The response to the communication from the UN human rights protection mechanisms, as well as all actions of the de facto government in other spaces and levels, reflect a clear will to avoid any responsibility for the widespread and systematic violations of human rights in the context of the social outbreak in the country.
The Peruvian de facto government must put an end to repressive actions and criminalization of dissent, particularly towards peasant and indigenous organizations, in accordance with the provisions of the UN Declaration on the Rights of Peasants and Other People Working in Rural Areas and the UN Declaration on the Rights of Indigenous Peoples. Respect for the right to protest, freedom of expression and freedom of association and peaceful assembly of defenders and all protesters is an absolute necessity in the current social situation. It is also crucial to move forward with the immediate release of all defenders arbitrarily detained in the framework of social protests, including the release of President Pedro Castillo, arbitrarily detained since December 2022.
In this regard, in order to put the country on the path to social peace and to return to the democratic path, it is necessary to ensure that those responsible for these violations are duly identified and punished. At the same time, it is essential that international bodies enforce the rulings against crimes against humanity committed during the government of Alberto Fujimori, whose immediate release was ordered by Peru’s Constitutional Court on 5 December. Justice must be strengthened in the face of this new onslaught of impunity.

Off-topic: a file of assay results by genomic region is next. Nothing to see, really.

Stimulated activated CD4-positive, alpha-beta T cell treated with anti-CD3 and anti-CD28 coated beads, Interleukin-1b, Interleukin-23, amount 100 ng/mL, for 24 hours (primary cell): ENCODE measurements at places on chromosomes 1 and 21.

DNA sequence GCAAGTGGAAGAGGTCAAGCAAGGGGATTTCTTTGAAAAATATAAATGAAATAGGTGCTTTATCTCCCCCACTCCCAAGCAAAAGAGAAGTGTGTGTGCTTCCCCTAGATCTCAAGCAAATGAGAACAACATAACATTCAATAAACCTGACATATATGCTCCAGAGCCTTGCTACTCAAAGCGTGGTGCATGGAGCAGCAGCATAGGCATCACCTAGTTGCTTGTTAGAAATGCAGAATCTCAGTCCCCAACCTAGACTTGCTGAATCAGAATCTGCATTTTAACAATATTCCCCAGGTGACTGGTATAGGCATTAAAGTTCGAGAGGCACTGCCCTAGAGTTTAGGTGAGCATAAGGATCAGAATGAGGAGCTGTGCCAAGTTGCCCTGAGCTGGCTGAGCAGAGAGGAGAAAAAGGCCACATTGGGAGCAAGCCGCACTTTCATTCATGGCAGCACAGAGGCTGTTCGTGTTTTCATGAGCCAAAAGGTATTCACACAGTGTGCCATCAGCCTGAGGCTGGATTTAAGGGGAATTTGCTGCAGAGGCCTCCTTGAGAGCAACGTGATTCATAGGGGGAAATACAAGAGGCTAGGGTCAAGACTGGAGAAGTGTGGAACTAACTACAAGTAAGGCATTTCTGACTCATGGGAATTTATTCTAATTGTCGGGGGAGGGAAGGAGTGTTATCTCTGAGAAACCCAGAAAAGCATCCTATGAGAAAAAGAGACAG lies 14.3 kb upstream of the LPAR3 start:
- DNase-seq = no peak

In light of the above, we once again call the attention of the UN bodies and special procedures to closely follow the situation in the country, including through follow-up field visits. We also call on UN member states, and in particular the states of the Latin American region, to intervene and insist that the Peruvian de facto government comply with its constitutional and international human rights obligations and collaborate constructively with all international and regional human rights protection bodies.
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Lourdes Huanca, FENMUCARINAP/La Via Campesina, firstname.lastname@example.org
1 The Special Rapporteur on the rights to freedom of peaceful assembly and association; the Working Group on Arbitrary Detention; the Working Group on Enforced or Involuntary Disappearances; the Special Rapporteur on extrajudicial, summary or arbitrary executions; the Special Rapporteur on the promotion and protection of the right to freedom of opinion and expression; the Special Rapporteur on the situation of human rights defenders; the Special Rapporteur on the promotion and protection of human rights and fundamental freedoms while countering terrorism; and the Special Rapporteur on the human rights to safe drinking water and sanitation.